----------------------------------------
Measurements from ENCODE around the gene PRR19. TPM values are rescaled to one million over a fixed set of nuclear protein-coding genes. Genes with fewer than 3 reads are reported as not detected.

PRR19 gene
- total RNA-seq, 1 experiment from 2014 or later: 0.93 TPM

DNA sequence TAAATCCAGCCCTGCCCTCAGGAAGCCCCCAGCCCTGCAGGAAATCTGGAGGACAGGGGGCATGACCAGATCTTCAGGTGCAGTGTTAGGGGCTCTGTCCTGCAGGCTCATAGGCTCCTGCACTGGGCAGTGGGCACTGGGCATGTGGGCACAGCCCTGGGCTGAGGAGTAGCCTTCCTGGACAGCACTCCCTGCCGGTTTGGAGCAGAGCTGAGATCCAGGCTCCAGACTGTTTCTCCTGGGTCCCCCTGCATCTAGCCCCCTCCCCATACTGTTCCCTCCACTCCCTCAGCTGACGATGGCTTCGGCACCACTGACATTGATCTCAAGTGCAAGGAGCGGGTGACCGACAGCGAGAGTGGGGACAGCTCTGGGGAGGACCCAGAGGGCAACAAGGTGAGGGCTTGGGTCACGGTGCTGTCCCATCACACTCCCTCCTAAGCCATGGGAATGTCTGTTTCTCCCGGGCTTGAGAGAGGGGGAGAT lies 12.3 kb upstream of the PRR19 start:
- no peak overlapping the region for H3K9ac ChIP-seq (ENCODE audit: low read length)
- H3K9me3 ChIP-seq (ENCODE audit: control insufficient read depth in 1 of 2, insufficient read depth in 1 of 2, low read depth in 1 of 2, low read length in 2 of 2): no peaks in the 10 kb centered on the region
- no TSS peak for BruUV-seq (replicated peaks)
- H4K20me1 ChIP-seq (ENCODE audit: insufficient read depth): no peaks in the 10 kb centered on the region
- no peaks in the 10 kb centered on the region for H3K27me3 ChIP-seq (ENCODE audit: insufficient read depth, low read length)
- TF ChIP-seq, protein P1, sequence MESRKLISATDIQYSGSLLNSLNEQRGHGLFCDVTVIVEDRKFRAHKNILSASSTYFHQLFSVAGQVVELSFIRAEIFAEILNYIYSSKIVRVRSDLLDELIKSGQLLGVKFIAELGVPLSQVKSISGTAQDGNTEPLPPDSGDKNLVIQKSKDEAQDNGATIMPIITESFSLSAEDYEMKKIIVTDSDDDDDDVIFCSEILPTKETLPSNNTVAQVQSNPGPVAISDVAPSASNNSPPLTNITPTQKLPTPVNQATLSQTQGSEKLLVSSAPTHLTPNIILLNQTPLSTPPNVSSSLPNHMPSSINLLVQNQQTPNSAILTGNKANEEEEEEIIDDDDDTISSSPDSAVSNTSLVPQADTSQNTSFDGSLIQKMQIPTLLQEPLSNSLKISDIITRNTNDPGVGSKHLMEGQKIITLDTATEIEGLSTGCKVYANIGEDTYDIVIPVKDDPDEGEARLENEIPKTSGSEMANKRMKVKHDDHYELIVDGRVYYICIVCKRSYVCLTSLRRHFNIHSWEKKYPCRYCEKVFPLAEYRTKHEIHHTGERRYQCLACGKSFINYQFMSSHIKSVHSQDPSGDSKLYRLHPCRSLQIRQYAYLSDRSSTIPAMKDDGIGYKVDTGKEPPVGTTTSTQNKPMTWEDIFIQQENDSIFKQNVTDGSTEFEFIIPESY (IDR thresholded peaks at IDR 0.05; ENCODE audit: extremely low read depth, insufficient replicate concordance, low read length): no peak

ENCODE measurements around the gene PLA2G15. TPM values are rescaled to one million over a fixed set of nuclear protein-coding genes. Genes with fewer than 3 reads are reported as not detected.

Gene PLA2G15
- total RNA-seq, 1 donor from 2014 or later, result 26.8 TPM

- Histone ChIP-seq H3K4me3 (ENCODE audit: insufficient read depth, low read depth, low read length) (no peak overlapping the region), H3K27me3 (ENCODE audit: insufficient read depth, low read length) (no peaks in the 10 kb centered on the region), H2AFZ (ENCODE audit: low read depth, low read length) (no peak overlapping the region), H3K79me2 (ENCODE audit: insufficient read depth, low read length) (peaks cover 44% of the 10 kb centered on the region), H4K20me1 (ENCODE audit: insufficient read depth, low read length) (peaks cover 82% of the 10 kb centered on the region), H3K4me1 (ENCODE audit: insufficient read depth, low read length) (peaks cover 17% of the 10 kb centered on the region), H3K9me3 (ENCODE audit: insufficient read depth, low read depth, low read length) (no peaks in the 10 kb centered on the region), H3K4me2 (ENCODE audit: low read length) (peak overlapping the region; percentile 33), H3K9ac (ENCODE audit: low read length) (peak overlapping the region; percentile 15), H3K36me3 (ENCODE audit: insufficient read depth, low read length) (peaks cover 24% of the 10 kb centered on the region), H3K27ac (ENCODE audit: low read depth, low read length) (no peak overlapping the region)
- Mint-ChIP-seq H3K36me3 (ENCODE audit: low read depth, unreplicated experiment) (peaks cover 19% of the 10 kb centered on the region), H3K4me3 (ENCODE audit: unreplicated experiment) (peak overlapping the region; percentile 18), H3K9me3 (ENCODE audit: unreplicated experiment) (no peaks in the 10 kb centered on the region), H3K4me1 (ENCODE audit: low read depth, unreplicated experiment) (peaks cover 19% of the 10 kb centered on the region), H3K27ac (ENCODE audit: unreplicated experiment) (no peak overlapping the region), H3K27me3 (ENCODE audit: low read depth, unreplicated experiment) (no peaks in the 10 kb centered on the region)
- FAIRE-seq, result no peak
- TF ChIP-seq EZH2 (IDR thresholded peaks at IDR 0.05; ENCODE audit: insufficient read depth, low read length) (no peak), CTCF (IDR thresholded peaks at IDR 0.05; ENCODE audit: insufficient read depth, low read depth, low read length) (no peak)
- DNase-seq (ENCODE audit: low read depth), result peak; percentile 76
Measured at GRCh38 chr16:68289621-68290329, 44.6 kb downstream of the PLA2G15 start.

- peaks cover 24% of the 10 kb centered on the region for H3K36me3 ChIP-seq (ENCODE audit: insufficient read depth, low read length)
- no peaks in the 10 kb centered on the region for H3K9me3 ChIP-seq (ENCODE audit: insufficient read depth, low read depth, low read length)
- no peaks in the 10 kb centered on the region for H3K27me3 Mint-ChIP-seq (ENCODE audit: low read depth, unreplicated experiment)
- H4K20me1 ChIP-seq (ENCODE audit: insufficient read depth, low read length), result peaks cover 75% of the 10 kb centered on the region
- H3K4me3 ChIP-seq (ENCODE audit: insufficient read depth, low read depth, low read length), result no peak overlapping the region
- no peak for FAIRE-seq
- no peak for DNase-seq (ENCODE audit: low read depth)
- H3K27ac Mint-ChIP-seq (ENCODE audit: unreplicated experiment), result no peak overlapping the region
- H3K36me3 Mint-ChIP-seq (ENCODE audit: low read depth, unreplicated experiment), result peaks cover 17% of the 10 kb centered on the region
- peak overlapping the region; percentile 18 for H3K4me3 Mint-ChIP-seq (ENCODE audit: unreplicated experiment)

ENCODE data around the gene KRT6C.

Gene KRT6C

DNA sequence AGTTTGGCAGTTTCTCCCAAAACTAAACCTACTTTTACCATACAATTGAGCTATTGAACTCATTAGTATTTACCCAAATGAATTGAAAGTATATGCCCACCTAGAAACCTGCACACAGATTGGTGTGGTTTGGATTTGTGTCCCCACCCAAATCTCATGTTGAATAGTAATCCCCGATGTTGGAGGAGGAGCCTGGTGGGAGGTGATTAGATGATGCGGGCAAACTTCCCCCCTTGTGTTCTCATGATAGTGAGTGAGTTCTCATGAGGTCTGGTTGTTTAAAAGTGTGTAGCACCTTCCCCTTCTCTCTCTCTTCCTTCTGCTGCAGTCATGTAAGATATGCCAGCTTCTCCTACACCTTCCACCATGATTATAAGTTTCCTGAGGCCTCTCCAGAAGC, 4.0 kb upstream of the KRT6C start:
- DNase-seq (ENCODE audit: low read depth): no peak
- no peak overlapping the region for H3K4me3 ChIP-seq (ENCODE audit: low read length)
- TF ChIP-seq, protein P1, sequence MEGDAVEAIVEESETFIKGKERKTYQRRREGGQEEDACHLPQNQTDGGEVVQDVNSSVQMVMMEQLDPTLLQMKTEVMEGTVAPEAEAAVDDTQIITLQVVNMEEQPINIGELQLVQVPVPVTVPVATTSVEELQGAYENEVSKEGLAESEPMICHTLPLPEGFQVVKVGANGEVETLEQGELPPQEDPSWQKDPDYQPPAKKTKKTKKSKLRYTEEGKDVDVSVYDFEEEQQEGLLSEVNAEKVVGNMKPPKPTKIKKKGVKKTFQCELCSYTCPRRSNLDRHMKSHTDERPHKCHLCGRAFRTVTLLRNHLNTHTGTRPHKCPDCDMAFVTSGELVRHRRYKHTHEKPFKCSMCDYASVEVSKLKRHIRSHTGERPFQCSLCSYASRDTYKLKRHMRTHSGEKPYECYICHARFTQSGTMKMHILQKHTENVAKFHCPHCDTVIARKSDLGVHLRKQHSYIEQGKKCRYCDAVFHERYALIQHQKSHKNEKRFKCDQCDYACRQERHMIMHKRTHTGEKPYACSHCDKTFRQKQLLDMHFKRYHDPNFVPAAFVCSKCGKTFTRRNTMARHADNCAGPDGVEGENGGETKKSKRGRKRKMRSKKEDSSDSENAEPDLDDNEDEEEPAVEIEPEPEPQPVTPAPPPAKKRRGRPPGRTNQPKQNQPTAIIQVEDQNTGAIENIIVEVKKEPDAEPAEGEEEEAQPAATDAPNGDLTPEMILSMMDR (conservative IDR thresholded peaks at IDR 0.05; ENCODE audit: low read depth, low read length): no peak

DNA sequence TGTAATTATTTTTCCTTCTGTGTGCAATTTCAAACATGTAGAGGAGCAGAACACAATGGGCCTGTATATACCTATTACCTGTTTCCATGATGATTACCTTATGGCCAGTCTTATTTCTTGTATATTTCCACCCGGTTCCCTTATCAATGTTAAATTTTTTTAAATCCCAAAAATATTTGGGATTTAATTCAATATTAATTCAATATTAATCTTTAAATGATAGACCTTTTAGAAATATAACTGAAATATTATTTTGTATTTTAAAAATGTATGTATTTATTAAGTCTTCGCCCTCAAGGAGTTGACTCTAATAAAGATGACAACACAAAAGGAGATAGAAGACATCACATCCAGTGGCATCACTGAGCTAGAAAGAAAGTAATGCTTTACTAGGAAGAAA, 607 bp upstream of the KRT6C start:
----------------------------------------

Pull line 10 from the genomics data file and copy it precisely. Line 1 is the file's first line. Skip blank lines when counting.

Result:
- TF ChIP-seq, protein P1, sequence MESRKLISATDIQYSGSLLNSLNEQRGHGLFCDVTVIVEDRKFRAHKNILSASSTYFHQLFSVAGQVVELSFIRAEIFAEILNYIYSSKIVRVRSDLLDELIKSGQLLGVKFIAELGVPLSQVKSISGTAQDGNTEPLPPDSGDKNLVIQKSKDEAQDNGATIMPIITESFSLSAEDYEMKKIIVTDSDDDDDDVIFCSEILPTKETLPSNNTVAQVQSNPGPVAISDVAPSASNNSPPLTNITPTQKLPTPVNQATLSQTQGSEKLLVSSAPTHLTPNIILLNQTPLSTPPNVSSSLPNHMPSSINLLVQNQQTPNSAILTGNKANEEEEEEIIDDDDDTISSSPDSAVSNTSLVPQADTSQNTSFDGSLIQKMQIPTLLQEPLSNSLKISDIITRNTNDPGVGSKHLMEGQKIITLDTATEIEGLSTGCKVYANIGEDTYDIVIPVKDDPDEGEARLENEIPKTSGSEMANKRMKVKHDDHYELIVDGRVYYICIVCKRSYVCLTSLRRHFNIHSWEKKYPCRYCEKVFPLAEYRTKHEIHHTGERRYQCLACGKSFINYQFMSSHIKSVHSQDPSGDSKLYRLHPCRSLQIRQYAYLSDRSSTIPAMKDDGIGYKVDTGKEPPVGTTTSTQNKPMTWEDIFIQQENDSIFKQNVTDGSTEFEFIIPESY (IDR thresholded peaks at IDR 0.05; ENCODE audit: extremely low read depth, insufficient replicate concordance, low read length): no peak